A machete is a large hatchet-like knife. The blade is typically 32.5 to 45 centimeters (12.8 to 17.7 in) long and usually under 3 millimeters (0.12 in) thick. In the Spanish language, the word is a diminutive form of the word macho, which means male or strong and was used to refer to sledgehammers. In the English language, an equivalent term is matchet, though it is less commonly known. In various tropical and subtropical countries, the machete is frequently used to cut through rain forest undergrowth and for agricultural purposes (e.g. cutting sugar cane). In Latin America a common use is for such household tasks as cutting large foodstuffs into pieces—much as a cleaver is used—or to perform crude cutting tasks, such as making simple wooden handles for other tools.
It is common to see people using machetes for other jobs, such as splitting open coconuts, yard work, removing small branches and plants, chopping animals' food, and clearing bushes. Machetes are often considered tools and used by adults. However, many hunter–gatherer societies and cultures surviving through subsistence agriculture begin teaching babies to use sharp tools, including machetes, before their first birthdays.
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More About Machete
As A Weapon
Because the machete is common in many tropical countries, it is often the weapon of choice for uprisings. For example, the Boricua Popular Army are unofficially called macheteros because of the machete-wielding laborers of sugar cane fields of past Puerto Rico.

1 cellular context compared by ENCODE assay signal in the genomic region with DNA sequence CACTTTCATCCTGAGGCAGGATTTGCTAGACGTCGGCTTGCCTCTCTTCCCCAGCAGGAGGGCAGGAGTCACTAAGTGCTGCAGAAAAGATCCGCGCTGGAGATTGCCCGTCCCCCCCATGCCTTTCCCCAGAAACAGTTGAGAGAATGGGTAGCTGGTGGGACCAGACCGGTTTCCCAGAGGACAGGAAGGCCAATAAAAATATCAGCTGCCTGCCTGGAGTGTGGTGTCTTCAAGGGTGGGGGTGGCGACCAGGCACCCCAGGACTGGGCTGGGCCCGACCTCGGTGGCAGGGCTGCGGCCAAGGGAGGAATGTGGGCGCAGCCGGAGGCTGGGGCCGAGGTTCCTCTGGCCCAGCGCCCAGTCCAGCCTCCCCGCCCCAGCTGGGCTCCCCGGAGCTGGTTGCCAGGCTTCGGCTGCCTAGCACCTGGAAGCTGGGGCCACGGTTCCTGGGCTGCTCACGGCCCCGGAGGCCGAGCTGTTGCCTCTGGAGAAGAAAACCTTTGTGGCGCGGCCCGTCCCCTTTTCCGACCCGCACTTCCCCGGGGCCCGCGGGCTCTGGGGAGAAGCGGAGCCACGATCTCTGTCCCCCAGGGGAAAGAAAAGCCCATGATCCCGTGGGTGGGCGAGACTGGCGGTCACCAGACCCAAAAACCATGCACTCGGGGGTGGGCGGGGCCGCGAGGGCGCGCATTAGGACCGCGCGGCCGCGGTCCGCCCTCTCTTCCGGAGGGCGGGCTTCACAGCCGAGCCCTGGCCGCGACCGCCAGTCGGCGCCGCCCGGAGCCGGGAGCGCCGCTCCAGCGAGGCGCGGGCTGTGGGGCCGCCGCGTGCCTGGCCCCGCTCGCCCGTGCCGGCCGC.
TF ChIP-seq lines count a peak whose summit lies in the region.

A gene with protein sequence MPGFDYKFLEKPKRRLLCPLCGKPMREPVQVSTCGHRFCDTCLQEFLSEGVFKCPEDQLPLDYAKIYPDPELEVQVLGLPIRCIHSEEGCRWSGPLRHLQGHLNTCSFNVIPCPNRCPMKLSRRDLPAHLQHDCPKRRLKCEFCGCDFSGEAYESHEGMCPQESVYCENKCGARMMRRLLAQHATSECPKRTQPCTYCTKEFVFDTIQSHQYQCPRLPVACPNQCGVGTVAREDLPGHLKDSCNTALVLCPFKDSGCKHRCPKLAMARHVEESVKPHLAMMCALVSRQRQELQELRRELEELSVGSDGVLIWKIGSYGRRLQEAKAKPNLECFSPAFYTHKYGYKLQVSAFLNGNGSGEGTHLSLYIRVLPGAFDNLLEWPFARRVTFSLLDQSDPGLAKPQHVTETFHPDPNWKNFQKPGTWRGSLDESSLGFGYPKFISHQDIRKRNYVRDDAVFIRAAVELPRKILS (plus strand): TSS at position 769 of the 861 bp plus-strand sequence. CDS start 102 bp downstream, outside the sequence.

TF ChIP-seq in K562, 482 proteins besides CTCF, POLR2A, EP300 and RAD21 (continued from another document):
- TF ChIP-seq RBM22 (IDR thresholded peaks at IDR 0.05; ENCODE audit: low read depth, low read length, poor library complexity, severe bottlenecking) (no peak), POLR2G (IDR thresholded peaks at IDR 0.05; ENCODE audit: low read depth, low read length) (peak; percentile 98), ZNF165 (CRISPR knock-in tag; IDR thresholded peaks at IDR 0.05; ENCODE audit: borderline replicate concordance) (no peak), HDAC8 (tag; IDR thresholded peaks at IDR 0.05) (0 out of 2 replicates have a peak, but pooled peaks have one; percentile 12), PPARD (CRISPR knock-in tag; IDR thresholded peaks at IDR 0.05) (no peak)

Many of the killings in the Rwandan Genocide were performed with machetes, and they were the primary weapon used by the Interahamwe militias there. Machetes were also a distinctive tool and weapon of the Haitian Tonton Macoute.
In 1762, the Kingdom of Great Britain invaded Cuba in the Battle of Havana, and peasant guerrillas led by Pepe Antonio, a Guanabacoa councilman, used machetes in the defense of the city. The machete was also the most iconic weapon during the independence wars in that country (1868–1898), although it saw limited battlefield use. Carlos Manuel de Céspedes, owner of the sugar refinery La Demajagua near Manzanillo, freed his slaves on 10 October 1868. He proceeded to lead them, armed with machetes, in revolt against the Spanish government. The first cavalry charge using machetes as the primary weapon was carried out on 4 November 1868 by Máximo Gómez, a sergeant born in the Dominican Republic, who later became the general in chief of the Cuban Army.
The machete was (and still is) a common side arm and tool for many ethnic groups in West Africa. Machetes in this role are referenced in Chinua Achebe's Things Fall Apart.
Some countries have a name for the blow of a machete; the Spanish machetazo is sometimes used in English. In the British Virgin Islands, Grenada, Jamaica, Saint Kitts and Nevis, Barbados, Saint Lucia, and Trinidad and Tobago, the word planass means to hit someone with the flat of the blade of a machete or cutlass. To strike with the sharpened edge is to "chop". Throughout the Caribbean, the term 'cutlass' refers to a laborers' cutting tool.
The Brazilian Army's Instruction Center on Jungle Warfare developed a machete with a blade 10 inches (25 cm) in length and a very pronounced clip point. This machete is issued with a 5-inch Bowie knife and a sharpening stone in the scabbard; collectively called a "jungle kit" (Conjunto de Selva in Portuguese); it is manufactured by Indústria de Material Bélico do Brasil (IMBEL)